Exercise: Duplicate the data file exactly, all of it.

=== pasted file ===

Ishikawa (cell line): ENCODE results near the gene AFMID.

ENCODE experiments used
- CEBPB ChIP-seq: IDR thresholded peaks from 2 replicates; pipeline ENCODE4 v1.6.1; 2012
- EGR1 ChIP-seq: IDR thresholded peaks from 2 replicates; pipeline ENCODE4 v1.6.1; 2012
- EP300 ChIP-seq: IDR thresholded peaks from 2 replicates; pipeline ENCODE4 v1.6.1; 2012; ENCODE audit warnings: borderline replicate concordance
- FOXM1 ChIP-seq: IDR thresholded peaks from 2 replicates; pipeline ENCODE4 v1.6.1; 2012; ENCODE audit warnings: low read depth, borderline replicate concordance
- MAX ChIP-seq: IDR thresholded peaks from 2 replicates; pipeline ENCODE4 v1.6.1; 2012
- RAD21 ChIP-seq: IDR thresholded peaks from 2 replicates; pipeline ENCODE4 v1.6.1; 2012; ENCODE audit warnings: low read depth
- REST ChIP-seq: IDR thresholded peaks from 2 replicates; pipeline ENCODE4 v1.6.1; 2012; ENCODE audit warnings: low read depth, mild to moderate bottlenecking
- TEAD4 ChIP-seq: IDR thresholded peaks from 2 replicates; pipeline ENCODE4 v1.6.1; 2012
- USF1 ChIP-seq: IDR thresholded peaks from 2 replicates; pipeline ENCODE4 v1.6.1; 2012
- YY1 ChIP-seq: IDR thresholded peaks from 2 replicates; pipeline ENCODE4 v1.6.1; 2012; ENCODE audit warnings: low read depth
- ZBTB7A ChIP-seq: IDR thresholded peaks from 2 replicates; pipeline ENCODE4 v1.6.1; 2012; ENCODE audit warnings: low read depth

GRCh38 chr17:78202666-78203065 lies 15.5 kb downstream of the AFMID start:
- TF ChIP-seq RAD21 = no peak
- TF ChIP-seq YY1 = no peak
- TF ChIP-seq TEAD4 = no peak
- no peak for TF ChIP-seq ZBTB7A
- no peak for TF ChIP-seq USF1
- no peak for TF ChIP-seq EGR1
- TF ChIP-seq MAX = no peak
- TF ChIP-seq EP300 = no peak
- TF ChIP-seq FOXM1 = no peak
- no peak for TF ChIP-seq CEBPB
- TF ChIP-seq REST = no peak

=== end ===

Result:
Ishikawa (cell line): ENCODE results near the gene AFMID.

ENCODE experiments used
- CEBPB ChIP-seq: IDR thresholded peaks from 2 replicates; pipeline ENCODE4 v1.6.1; 2012
- EGR1 ChIP-seq: IDR thresholded peaks from 2 replicates; pipeline ENCODE4 v1.6.1; 2012
- EP300 ChIP-seq: IDR thresholded peaks from 2 replicates; pipeline ENCODE4 v1.6.1; 2012; ENCODE audit warnings: borderline replicate concordance
- FOXM1 ChIP-seq: IDR thresholded peaks from 2 replicates; pipeline ENCODE4 v1.6.1; 2012; ENCODE audit warnings: low read depth, borderline replicate concordance
- MAX ChIP-seq: IDR thresholded peaks from 2 replicates; pipeline ENCODE4 v1.6.1; 2012
- RAD21 ChIP-seq: IDR thresholded peaks from 2 replicates; pipeline ENCODE4 v1.6.1; 2012; ENCODE audit warnings: low read depth
- REST ChIP-seq: IDR thresholded peaks from 2 replicates; pipeline ENCODE4 v1.6.1; 2012; ENCODE audit warnings: low read depth, mild to moderate bottlenecking
- TEAD4 ChIP-seq: IDR thresholded peaks from 2 replicates; pipeline ENCODE4 v1.6.1; 2012
- USF1 ChIP-seq: IDR thresholded peaks from 2 replicates; pipeline ENCODE4 v1.6.1; 2012
- YY1 ChIP-seq: IDR thresholded peaks from 2 replicates; pipeline ENCODE4 v1.6.1; 2012; ENCODE audit warnings: low read depth
- ZBTB7A ChIP-seq: IDR thresholded peaks from 2 replicates; pipeline ENCODE4 v1.6.1; 2012; ENCODE audit warnings: low read depth

GRCh38 chr17:78202666-78203065 lies 15.5 kb downstream of the AFMID start:
- TF ChIP-seq RAD21 = no peak
- TF ChIP-seq YY1 = no peak
- TF ChIP-seq TEAD4 = no peak
- no peak for TF ChIP-seq ZBTB7A
- no peak for TF ChIP-seq USF1
- no peak for TF ChIP-seq EGR1
- TF ChIP-seq MAX = no peak
- TF ChIP-seq EP300 = no peak
- TF ChIP-seq FOXM1 = no peak
- no peak for TF ChIP-seq CEBPB
- TF ChIP-seq REST = no peak